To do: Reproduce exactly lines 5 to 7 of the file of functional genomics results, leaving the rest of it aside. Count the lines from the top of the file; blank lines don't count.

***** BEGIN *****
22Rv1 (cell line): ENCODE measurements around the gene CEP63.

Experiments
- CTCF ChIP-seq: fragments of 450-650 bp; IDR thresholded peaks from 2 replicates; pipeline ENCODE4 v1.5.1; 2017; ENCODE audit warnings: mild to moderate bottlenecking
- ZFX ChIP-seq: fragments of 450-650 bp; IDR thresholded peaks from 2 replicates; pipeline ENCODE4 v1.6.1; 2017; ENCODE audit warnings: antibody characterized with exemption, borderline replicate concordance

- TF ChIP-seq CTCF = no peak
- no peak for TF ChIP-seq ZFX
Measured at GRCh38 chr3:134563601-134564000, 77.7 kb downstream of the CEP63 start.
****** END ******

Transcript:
- TF ChIP-seq CTCF = no peak
- no peak for TF ChIP-seq ZFX
Measured at GRCh38 chr3:134563601-134564000, 77.7 kb downstream of the CEP63 start.